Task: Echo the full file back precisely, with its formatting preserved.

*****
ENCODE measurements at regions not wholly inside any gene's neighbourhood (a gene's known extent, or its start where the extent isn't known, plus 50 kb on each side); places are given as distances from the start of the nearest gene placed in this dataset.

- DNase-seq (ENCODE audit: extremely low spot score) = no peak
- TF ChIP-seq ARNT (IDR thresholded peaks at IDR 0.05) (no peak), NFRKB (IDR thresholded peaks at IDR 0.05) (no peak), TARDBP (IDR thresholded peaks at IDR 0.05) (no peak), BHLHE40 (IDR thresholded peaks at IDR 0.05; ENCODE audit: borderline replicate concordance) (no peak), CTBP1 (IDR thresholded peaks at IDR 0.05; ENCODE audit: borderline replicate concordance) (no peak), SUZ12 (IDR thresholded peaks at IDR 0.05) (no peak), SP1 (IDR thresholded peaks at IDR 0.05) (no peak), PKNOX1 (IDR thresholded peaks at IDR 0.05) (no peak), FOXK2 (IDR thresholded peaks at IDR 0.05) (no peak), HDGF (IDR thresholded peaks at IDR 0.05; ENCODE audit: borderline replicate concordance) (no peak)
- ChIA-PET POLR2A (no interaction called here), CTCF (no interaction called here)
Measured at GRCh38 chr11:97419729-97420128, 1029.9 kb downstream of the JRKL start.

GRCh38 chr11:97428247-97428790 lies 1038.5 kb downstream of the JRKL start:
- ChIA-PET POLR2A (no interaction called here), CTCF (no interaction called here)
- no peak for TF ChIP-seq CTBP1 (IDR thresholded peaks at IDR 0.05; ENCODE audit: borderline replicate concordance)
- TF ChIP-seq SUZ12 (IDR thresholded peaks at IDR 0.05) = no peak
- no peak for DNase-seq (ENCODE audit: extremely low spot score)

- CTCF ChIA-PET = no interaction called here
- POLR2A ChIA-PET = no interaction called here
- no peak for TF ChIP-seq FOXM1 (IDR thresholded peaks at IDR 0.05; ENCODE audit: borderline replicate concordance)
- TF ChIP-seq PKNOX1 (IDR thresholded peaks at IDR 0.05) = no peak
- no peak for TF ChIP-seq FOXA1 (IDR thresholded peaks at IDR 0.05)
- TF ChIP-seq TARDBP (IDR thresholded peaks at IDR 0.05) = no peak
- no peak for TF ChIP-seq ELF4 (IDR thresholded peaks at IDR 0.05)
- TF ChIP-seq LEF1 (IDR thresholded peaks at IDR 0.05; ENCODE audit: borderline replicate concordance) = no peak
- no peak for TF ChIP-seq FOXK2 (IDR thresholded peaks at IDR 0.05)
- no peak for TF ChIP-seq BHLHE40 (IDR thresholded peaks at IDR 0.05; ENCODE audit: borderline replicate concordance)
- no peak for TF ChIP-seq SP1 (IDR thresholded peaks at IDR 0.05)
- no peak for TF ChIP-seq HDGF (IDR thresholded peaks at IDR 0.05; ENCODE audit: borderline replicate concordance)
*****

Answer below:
ENCODE measurements at regions not wholly inside any gene's neighbourhood (a gene's known extent, or its start where the extent isn't known, plus 50 kb on each side); places are given as distances from the start of the nearest gene placed in this dataset.

- DNase-seq (ENCODE audit: extremely low spot score) = no peak
- TF ChIP-seq ARNT (IDR thresholded peaks at IDR 0.05) (no peak), NFRKB (IDR thresholded peaks at IDR 0.05) (no peak), TARDBP (IDR thresholded peaks at IDR 0.05) (no peak), BHLHE40 (IDR thresholded peaks at IDR 0.05; ENCODE audit: borderline replicate concordance) (no peak), CTBP1 (IDR thresholded peaks at IDR 0.05; ENCODE audit: borderline replicate concordance) (no peak), SUZ12 (IDR thresholded peaks at IDR 0.05) (no peak), SP1 (IDR thresholded peaks at IDR 0.05) (no peak), PKNOX1 (IDR thresholded peaks at IDR 0.05) (no peak), FOXK2 (IDR thresholded peaks at IDR 0.05) (no peak), HDGF (IDR thresholded peaks at IDR 0.05; ENCODE audit: borderline replicate concordance) (no peak)
- ChIA-PET POLR2A (no interaction called here), CTCF (no interaction called here)
Measured at GRCh38 chr11:97419729-97420128, 1029.9 kb downstream of the JRKL start.

GRCh38 chr11:97428247-97428790 lies 1038.5 kb downstream of the JRKL start:
- ChIA-PET POLR2A (no interaction called here), CTCF (no interaction called here)
- no peak for TF ChIP-seq CTBP1 (IDR thresholded peaks at IDR 0.05; ENCODE audit: borderline replicate concordance)
- TF ChIP-seq SUZ12 (IDR thresholded peaks at IDR 0.05) = no peak
- no peak for DNase-seq (ENCODE audit: extremely low spot score)

- CTCF ChIA-PET = no interaction called here
- POLR2A ChIA-PET = no interaction called here
- no peak for TF ChIP-seq FOXM1 (IDR thresholded peaks at IDR 0.05; ENCODE audit: borderline replicate concordance)
- TF ChIP-seq PKNOX1 (IDR thresholded peaks at IDR 0.05) = no peak
- no peak for TF ChIP-seq FOXA1 (IDR thresholded peaks at IDR 0.05)
- TF ChIP-seq TARDBP (IDR thresholded peaks at IDR 0.05) = no peak
- no peak for TF ChIP-seq ELF4 (IDR thresholded peaks at IDR 0.05)
- TF ChIP-seq LEF1 (IDR thresholded peaks at IDR 0.05; ENCODE audit: borderline replicate concordance) = no peak
- no peak for TF ChIP-seq FOXK2 (IDR thresholded peaks at IDR 0.05)
- no peak for TF ChIP-seq BHLHE40 (IDR thresholded peaks at IDR 0.05; ENCODE audit: borderline replicate concordance)
- no peak for TF ChIP-seq SP1 (IDR thresholded peaks at IDR 0.05)
- no peak for TF ChIP-seq HDGF (IDR thresholded peaks at IDR 0.05; ENCODE audit: borderline replicate concordance)